Owen Teale takes on the role of Scrooge in the Old Vic production directed by Matthew Warchus.

(c)Manuel Harlan

WhatsOnStage: **** “Teale emphasises his sense of his own reasonableness; he is quite an urbane Scrooge. Yet when finally he recognises the truth, his pleasure – “I’m light as a feather, as happy as an angel” – breaks out in a dance of infectious glee.”

Time Out: **** ‘ If ‘A Christmas Carol’ teaches us anything, it’s that hindsight is a wonderful thing, and if you are seeing this awesome adaptation for the first time, you’ll definitely be properly bowled over by it. Its masque-like qualities hark back to a pre-Victorian idea of ritual and celebration, the cast (all excellent) are drilled like squaddies and you get a mince pie. Its warning about austerity and grasping want-mores has a real edge this year, as Scrooge hollers ‘I will NOT feel guilty!’ like a Partygate politician on ‘Question Time’. And its star remains undimmed; this is still the most glittering bauble on London’s Christmas stage.”

The Telegraph: *** “Into the camp of being a touch too warm fully to answer the brief falls, alas, Owen Teale, leading the sixth iteration of Jack Thorne’s deft Old Vic adaptation. The Welshman, not far into his sixties, is plainly a fine actor and in terms of projecting power alone won’t leave anyone in the cheap seats feeling short-changed.”

The Arts Desk: **** “This annual rendering of the Dickens classic feels particularly resonant during the economic crisis.”

Broadway World: **** “The whole cast glow with enthusiasm and goodwill, as they deftly cover multiple roles, sing and ring bells with aplomb. Roger Dipper is a particularly affecting Bob Crachit; loyal, diligent and incredible likeable. Melissa Alan returns as a wholesome Little Fan and Lydia White is a measured and dignified Belle. Tiny Tim is an adorable Casey-Indigo Blackwood-Lashley (one of four young actors in the role).”

City Am: “There’s a touch of Santa about Teale, from his booming voice to the way he gesticulates about the stage. It’s hard to put a fresh stamp on such an overplayed character as Scrooge, but Teale reaches for new life. Staged in-theround, the stage is like a giant cross, with actors running on from four directions. It creates incredible energy, and with over a hundred Victorian-era lanterns twinkling above head, there’s enough atmosphere to stuff some in your bag and sprinkle around your own home to transform your own Christmas naysayers.”

The Metro: **** “Yet ironically, the joy of Warchus’s production is the way it knowingly indulges precisely that same idealised image of Christmas that Scrooge in some ways is right to feel suspicious of.”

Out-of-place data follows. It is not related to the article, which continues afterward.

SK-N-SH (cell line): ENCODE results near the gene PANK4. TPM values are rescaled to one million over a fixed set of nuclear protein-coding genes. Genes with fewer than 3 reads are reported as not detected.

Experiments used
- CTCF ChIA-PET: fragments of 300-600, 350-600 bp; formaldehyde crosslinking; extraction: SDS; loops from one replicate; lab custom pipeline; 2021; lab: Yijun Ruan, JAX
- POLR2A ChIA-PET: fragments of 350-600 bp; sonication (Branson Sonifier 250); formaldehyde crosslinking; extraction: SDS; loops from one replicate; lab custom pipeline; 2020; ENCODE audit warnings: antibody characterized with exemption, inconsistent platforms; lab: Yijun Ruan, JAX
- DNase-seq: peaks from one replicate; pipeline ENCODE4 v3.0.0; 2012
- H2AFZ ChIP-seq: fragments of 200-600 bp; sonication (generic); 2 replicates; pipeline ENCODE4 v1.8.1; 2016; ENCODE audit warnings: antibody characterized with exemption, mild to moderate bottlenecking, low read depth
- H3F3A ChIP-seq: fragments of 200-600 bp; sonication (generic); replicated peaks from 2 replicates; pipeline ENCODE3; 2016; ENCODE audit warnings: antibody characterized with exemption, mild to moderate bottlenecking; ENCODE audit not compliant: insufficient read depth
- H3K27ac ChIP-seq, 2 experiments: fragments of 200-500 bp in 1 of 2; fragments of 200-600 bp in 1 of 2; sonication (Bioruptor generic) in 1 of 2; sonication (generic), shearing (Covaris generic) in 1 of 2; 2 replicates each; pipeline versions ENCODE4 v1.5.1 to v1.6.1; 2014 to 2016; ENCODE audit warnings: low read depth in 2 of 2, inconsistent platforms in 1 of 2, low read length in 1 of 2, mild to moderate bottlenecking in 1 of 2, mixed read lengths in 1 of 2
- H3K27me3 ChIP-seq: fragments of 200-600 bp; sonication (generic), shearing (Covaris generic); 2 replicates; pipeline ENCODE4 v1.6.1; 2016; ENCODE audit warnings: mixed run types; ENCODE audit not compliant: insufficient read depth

The Upcoming: ***** “Special mention needs to be made of the staging of the show: the audience is very much a part of the set and this allows the performers on stage to break the fourth wall without it erring towards the feel of a pantomime. Audience participation is a must throughout the second half, and, as a result, we are led to feel the same glee that Scrooge eventually does when he understands the true meaning of Christmas. Bursts of jubilation erupt spontaneously as everyone is invited to “partake” in the feast at the end of the show, and it becomes a truly enchanting evening.”

The Reviews Hub: **** 1/2 “As one of the first of the Christmas Carol shows to go live, it has truly set a high bar. Pushing it that little bit higher is the production’s commitment to raising money for a food distribution charity, making the valid and extremely welcome point that the world on stage of debt and child poverty is sadly not one we’ve left behind by any measure. A strong story, excellent performances and a stunning audio and visual experience – combined with a commitment to doing actual relevant good: What more could you want at this time of year?”

London Theatre.co.uk: **** “At its limitlessly moving core, this story is one of a necessary emotional awakening that has resonances for us all, not least in an era newly gripped by near-Dickensian levels of want and need as Teale’s finely calibrated appeal to the audience following the curtain call makes clear.”

A Christmas Carol continues to play at the Old Vic Theatre until the 7th January 2023. you can book tickets here.


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